Sadasivan, S., Sharp, B. Schultz-Cherry, S.A. and Smeyne, RJ. 2017. Synergistic effects of influenza and 1-methyl-4-phenyl-1,2,3,6-tetrahydropyridine (MPTP) can be eliminated by the use of influenza therapeutics: Experimental evidence for the multi-hit hypothesis. npj Parkinson’s Disease. Online. doi: 10.1038/s41531-017-0019-z. PMID: 28649618.
In this paper, we show that mice infected with a strain of Type A influenza that is circulating among humans today (H1N1) can synergize with environmental agents to increase the risk for development of Parkinson’s disease. We highlight two important finding. First, this synergistic effect can occur long after the influenza infection has resolved. Second, we show that vaccination against the virus, or antiviral medications such as Tamiflu administered at the time of infection prevented this synergism.
Smeyne, M., Sladen, P., Jiao, Y., Dragatsis, I., Smeyne, R.J. 2015. HIF1alpha is Necessary for Exercise-Induced Neuroprotection while HIF2alpha is Needed for Dopaminergic Neuron Survival in the Substantia Nigra pars compacta. Neuroscience, 295:23-38. PMID: 25796140.
In this paper, we show that the induction of hypoxia in dopaminergic neurons of the substantia nigra is critical for the induction of exercise-induced neuroprotection. We also show, using a conditional knockout protocol, that the expression of the transcription factor, Hypoxia Inducing Factor 1alpha (HIF1alpha) in these cells is critical for this exercise mediated neuroprotection.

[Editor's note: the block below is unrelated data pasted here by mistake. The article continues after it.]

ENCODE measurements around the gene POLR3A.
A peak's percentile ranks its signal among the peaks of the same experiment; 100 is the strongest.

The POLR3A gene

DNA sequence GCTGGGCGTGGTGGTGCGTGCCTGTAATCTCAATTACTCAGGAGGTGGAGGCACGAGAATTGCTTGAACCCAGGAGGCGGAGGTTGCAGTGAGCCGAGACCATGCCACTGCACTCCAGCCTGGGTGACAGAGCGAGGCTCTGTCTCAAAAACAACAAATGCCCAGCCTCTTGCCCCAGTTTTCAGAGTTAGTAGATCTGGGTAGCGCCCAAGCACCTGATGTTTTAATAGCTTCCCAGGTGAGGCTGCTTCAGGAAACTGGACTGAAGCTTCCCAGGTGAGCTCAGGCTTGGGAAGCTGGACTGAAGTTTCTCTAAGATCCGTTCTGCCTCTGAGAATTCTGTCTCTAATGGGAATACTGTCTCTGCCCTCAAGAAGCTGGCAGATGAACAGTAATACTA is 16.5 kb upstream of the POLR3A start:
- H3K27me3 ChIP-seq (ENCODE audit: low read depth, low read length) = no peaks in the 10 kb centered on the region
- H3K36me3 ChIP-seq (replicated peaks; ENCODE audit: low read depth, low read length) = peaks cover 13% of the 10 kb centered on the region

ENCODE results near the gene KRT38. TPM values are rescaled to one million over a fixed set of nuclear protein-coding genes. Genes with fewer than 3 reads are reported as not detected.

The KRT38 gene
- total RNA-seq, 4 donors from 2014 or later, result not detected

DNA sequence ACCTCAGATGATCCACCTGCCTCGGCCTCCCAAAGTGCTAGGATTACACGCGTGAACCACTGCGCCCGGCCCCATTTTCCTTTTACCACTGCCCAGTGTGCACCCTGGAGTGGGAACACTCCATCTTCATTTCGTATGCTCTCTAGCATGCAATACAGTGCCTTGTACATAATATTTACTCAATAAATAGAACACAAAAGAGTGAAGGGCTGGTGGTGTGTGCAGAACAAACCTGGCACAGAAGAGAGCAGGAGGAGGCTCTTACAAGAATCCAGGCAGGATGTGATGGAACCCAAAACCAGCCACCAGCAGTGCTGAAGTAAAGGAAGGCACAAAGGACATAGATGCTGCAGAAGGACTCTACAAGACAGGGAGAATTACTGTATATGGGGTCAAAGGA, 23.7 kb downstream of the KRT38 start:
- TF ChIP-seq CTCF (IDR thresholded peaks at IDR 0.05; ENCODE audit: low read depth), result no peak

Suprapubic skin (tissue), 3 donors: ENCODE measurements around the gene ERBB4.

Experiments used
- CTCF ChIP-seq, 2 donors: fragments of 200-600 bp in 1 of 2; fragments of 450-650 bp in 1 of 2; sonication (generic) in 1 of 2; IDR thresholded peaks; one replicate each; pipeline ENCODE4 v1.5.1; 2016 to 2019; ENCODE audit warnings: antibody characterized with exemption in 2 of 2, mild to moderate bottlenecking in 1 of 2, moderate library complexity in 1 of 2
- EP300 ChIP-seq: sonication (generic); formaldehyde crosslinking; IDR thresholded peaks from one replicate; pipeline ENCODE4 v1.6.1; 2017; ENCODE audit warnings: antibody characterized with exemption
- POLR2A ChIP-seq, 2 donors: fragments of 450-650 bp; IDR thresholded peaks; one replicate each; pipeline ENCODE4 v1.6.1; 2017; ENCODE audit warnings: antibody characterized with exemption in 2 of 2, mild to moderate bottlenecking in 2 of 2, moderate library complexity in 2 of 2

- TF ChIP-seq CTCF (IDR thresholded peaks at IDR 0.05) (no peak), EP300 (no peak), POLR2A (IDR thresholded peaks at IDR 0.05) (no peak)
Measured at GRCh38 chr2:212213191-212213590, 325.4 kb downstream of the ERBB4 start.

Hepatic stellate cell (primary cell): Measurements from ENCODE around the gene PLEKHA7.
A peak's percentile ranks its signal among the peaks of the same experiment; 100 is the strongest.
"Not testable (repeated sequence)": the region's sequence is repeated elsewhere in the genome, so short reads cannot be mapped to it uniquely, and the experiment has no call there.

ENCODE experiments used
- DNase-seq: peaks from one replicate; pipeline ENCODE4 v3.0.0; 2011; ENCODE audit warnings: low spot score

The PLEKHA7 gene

Faherty CJ, Shepherd KR, Herasimtschuk A and Smeyne RJ. 2005. Environmental enrichment eliminates neuronal death in experimental Parkinsonism. Mol Brain Res 134: 170-179. PMID: 15790541 and Gerecke KM, Jiao Y, Pani A, Pagala V, Smeyne RJ. 2010. Exercise protects against MPTP-induced neurotoxicity in mice. Brain Res. 1341:72-83. PMID: 20116369
In these papers, we show that the 3 months of environmental enrichment or exercise alone can protect dopaminergic neurons in the substantia nigra pars compacta from MPTP-induced parkinsonism. This was the critical work that showed an animals housing condition could: 1) affect its susceptibility to environmental toxins and 2) showed that exercise was a critical part of this neuroprotective environment. This preclinical work lead to the (now standard) use of exercise as a treatment modality in patients diagnosed with Parkinson’s disease.